“This was a mistake from the beginning, and part of a pattern of throwing up roadblocks for Floridians attempting to hold government accountable,” said Charlie Crist, the former Republican governor turned Democrat, who is Scott’s leading re-election rival.
Florida Democratic Party Chair Allison Tant said, “”While this move is clearly an act of damage-control from a campaign in chaos, this represents a major victory for the people of Florida who have suffered so many voter suppression efforts under the Rick Scott administration.”
And, the ACLU of Florida’s Executive Director, Howard Simon, said in a statement:
“As we’ve stated since our initial lawsuit challenging the voter purge, there was never any evidence that there was a problem that the purge would fix, but that the purge was simply another voter suppression tool justified by the ginned-up phantom of ‘voter fraud.’ It now appears that the very database that Secretary Detzner and Governor Scott pinned their hopes on and that we had warned was too unreliable to be used for elections is ultimately the voter purge’s undoing.
“At meeting after meeting of Secretary Detzner’s tour of the state in an attempt to generate support for the so-called ‘Project Integrity’ voter purge, many of the state’s Supervisors of Elections raised the same concerns that we shared about the purge effort, and chief among those concerns was its dependence on a flawed and unreliable federal database. We thank those county Supervisors of Elections who raised the alarm and spoke out against what was not in fact a project about ‘integrity,’ but a transparently political effort to suppress the vote.
“Restoring trust in our state’s elections requires more than paying lip-service to ‘integrity’ while at the same time creating new barriers for legitimate voters. It was irresponsible for Gov. Scott to undermine faith in our elections by creating fear that our voter rolls were filled with illegitimate voters when there was no evidence to suggest it. Today’s announcement confirms that the purge itself was the real threat to election integrity all along.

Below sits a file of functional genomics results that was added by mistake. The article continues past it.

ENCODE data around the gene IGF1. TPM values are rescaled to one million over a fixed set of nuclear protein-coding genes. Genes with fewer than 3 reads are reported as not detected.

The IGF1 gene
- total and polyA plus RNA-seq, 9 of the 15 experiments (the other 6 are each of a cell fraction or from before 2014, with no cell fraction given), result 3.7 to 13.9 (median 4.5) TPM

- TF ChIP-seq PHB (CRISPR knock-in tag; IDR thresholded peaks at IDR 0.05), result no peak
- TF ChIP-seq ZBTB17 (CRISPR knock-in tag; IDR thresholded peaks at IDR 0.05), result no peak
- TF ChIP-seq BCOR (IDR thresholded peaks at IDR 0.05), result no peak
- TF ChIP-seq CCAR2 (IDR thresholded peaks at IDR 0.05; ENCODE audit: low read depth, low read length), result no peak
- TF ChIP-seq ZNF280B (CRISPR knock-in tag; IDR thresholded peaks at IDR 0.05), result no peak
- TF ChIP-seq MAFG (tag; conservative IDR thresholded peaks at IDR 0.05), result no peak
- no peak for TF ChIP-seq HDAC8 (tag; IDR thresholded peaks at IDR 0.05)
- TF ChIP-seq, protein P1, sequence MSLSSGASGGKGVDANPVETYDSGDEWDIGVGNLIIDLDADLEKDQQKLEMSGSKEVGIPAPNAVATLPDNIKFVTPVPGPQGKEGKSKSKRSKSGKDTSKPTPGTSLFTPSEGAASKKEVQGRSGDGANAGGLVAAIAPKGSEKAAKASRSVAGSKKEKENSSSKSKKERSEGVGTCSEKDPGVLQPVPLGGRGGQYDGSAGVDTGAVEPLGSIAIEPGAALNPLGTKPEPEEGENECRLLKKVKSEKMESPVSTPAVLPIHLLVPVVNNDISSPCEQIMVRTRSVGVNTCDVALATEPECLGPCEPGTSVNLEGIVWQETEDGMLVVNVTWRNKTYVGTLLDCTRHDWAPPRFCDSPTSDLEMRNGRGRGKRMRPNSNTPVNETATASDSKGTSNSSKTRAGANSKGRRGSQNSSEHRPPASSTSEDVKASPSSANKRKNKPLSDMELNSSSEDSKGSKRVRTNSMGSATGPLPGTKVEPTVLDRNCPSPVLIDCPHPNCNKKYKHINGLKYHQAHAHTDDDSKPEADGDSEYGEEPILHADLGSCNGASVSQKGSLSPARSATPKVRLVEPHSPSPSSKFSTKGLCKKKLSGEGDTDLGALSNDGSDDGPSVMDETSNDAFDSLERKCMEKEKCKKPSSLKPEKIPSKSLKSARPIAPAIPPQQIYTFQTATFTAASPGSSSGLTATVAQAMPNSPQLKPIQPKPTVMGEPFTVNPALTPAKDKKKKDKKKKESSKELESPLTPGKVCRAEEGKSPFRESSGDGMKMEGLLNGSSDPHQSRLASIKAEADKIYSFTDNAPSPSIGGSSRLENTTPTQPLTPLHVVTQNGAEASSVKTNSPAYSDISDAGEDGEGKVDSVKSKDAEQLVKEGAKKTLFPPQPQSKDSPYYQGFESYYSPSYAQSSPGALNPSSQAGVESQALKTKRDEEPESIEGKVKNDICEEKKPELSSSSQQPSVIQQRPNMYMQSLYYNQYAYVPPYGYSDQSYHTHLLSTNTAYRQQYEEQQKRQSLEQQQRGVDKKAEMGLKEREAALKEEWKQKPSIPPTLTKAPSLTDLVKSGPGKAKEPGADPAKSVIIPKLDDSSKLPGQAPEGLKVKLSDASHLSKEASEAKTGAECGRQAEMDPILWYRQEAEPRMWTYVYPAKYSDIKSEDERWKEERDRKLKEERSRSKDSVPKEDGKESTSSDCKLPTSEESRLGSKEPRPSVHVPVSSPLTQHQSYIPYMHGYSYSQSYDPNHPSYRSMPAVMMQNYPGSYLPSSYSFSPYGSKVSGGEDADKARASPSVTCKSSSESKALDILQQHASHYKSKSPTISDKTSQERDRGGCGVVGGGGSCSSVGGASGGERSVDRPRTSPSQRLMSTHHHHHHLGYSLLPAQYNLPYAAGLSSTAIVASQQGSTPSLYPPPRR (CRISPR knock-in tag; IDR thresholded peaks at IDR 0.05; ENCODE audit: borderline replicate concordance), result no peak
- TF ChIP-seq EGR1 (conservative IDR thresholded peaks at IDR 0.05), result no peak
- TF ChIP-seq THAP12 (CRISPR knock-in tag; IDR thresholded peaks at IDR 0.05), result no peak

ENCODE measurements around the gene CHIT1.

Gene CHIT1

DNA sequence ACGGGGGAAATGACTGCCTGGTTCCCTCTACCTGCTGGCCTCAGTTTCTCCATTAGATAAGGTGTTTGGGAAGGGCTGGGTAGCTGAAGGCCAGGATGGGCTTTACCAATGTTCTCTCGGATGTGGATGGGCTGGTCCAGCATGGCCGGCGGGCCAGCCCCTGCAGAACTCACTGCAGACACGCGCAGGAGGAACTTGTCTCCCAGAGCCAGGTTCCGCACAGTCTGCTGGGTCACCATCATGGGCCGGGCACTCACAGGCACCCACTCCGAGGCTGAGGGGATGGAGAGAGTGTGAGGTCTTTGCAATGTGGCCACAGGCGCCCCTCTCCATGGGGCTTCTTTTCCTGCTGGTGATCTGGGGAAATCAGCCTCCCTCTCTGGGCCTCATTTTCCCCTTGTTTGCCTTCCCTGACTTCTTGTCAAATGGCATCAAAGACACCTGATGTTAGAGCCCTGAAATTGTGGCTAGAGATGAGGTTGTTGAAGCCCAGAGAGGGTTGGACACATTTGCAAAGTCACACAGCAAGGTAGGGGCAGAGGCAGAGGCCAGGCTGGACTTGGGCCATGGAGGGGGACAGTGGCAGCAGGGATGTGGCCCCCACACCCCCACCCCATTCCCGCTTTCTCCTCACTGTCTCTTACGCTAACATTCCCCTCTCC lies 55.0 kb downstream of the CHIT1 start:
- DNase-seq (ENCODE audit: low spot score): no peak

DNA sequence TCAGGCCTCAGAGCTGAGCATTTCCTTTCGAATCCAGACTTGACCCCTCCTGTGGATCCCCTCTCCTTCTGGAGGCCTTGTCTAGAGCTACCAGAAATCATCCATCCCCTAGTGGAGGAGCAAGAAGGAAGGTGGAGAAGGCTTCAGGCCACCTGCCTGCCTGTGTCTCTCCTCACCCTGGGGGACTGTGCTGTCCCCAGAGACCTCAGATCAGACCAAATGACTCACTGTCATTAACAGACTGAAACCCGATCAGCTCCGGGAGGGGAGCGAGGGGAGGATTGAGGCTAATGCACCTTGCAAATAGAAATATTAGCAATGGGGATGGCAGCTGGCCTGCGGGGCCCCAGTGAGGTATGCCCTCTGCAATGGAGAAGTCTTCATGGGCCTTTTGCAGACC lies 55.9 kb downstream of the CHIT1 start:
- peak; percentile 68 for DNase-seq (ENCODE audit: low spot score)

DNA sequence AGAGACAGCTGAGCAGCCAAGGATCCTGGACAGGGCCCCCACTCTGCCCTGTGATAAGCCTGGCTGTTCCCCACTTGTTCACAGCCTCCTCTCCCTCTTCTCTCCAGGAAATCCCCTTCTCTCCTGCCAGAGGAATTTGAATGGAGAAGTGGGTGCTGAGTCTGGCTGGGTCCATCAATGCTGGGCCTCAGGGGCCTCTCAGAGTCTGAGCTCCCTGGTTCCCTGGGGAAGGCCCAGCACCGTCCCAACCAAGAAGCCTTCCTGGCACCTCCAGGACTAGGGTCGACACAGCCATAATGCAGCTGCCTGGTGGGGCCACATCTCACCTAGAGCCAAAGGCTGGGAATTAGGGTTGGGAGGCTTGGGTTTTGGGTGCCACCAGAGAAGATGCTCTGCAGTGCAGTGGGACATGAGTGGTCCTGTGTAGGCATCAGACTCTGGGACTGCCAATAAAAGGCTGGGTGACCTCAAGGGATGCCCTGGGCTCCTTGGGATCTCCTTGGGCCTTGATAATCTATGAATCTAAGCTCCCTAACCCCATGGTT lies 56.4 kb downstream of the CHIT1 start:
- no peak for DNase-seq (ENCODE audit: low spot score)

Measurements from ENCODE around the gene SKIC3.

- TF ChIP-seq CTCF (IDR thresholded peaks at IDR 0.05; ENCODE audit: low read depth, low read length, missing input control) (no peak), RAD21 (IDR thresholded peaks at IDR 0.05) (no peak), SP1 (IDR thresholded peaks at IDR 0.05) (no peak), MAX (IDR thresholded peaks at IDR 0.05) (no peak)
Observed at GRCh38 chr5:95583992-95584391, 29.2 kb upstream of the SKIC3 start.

“Although the purge is dead for the 2014 election, we will remain vigilant against any other effort to make it harder for Floridians to vote and will continue to work to ensure that every legitimate voter still has a voice in our democracy.”
Since the feds will be tweaking the immigration database until 2015, it is unclear if or when the state will take up the voter purge, again.
Whether Scott wins re-election this year will be a big indicator.
Following the news that the purge was halted, Scott maintained that the voter purge itself is a good idea.
He said during a press gaggle this week that his main concern is still the right to vote.
“I don’t want it to be diluted by somebody that doesn’t have the rights to vote,” he said. “The national database is doing some changes. The secretary of state’s office is working with them. So, they are working to make sure everything is right. I don’t want anybody’s sacred right to be diluted.”